A researcher in Turkey says hepatitis B may be contracted by means of sweat during contact sports.
The researcher from Celar Bayar University in Izmir, reached this conclusion after examining blood and sweat samples from 70 male Olympic wrestlers for evidence of hepatitis B infection (HBV).
The Hepatitis B virus attacks the liver and causes a lifelong infection in approximately 5% of adults who catch it.
It can cause cirrhosis (scarring) of the liver, liver cancer, liver failure, and can be fatal.
The wrestlers, all between 18 and 30 years of age, were queried about injuries received during the sport as blood-borne infection is a common route of transmission.
Over a third of them said they frequently had bleeding or weeping wounds during training and competition and almost half said that they had had an episode of bleeding during other activities.
Although none of the wrestlers appeared to have an active HBV infection, the virus itself was found in the blood of nine (13%), which suggests says the researcher that they had a hidden or occult infection.
Study author Selda Bereket-Yucel says this is quite likely as intense training temporarily suppresses a normal immune response.
Another eight of the wrestlers (11%) also had particles of the virus present in their sweat, and levels of the virus found in the blood closely matched those found in the sweat.
Bereket-Yucel says the findings suggest that sweat, like open wounds and mucous membranes, could be another way of transmitting the infection.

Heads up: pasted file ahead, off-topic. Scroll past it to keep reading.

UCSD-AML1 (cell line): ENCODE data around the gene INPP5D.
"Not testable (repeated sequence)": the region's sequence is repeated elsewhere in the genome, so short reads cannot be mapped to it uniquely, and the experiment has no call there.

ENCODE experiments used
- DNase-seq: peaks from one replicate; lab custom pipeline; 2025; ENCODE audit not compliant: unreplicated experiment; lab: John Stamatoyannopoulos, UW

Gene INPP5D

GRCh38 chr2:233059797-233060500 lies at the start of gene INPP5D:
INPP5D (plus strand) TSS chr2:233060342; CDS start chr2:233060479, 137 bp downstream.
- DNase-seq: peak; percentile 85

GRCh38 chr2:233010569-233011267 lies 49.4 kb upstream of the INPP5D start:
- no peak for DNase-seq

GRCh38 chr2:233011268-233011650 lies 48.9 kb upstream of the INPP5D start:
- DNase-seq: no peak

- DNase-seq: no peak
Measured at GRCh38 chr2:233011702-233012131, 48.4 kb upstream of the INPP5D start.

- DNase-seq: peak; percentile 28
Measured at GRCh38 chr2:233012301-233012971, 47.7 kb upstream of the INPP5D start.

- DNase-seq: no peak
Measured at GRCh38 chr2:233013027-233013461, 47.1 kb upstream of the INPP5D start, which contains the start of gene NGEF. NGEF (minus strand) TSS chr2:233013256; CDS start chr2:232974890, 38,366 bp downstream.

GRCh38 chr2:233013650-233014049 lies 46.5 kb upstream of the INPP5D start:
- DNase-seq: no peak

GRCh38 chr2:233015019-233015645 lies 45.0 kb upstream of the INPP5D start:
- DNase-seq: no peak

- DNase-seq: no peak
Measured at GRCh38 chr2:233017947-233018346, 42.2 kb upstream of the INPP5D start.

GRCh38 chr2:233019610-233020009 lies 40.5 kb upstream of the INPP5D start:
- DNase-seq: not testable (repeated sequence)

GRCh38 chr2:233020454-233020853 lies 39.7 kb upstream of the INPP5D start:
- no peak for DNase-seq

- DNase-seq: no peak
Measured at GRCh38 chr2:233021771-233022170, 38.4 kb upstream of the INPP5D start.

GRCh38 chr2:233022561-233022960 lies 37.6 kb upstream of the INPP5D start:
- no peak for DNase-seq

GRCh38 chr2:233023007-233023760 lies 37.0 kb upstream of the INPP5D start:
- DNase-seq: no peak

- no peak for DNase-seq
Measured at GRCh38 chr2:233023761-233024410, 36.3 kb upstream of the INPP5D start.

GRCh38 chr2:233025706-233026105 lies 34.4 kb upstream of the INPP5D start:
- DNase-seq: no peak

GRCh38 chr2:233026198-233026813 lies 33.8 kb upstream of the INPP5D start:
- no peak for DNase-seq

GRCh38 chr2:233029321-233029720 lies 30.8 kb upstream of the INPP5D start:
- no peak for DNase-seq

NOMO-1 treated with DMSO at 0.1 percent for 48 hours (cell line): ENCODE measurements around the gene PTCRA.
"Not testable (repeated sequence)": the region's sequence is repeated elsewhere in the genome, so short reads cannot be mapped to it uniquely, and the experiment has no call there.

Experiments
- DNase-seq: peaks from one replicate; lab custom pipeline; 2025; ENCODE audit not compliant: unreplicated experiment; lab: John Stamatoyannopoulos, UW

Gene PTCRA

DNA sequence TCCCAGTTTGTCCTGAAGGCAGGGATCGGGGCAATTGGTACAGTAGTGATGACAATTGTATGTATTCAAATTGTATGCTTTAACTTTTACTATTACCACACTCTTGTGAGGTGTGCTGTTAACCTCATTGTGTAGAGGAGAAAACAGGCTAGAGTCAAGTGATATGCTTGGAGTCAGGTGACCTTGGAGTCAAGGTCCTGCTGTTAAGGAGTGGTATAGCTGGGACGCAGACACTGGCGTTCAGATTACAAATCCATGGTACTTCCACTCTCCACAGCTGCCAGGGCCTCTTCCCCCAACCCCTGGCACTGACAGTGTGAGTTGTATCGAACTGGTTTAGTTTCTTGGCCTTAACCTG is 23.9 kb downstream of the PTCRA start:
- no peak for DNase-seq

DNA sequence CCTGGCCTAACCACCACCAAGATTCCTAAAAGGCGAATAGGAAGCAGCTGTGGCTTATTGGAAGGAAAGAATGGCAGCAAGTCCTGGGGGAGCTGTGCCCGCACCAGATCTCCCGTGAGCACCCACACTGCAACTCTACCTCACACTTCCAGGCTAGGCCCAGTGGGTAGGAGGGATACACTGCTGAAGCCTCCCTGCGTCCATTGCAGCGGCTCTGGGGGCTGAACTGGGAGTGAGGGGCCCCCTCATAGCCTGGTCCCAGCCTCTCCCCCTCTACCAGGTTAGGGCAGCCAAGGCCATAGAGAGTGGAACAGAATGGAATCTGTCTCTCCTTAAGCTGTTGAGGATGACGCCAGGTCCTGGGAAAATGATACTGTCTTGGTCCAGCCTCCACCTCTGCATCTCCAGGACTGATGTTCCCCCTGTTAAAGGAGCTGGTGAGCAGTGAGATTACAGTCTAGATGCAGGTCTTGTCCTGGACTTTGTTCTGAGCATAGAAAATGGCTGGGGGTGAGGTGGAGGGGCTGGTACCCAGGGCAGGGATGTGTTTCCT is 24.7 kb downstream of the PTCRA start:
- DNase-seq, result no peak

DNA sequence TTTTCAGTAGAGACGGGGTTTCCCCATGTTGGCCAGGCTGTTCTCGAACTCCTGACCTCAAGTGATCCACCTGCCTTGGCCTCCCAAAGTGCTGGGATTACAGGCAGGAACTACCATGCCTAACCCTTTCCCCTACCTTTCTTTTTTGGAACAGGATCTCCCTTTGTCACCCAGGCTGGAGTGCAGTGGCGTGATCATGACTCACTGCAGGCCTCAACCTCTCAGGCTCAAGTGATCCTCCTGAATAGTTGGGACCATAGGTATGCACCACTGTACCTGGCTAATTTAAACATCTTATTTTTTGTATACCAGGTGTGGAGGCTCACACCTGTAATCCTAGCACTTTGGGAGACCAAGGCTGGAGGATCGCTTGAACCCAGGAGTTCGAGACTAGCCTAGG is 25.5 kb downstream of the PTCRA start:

However some experts say that catching it through sweat, rather than blood, remains extremely unlikely as while a single drop of blood can hold millions of viable viruses it is unclear whether the viral particles found in sweat could infect someone and the risk is quite low.
The biggest risks of catching the virus are generally thought to be through unprotected sex and through infected blood.
The author points out that some sporting bodies have ruled that HIV testing should be mandatory for all contact sport competitors, but no such recommendations have been made for HBV, despite the fact that HBV is far more transmissible, because far higher levels of the virus are found in the blood and it is more robust than HIV.
Bereket-Yucel has called for HBV testing and vaccination to be mandatory for all wrestlers at the start of their career as sweating could be another way of transmitting the HBV infection in contact sports.
The study is published in the British Journal of Sports Medicine.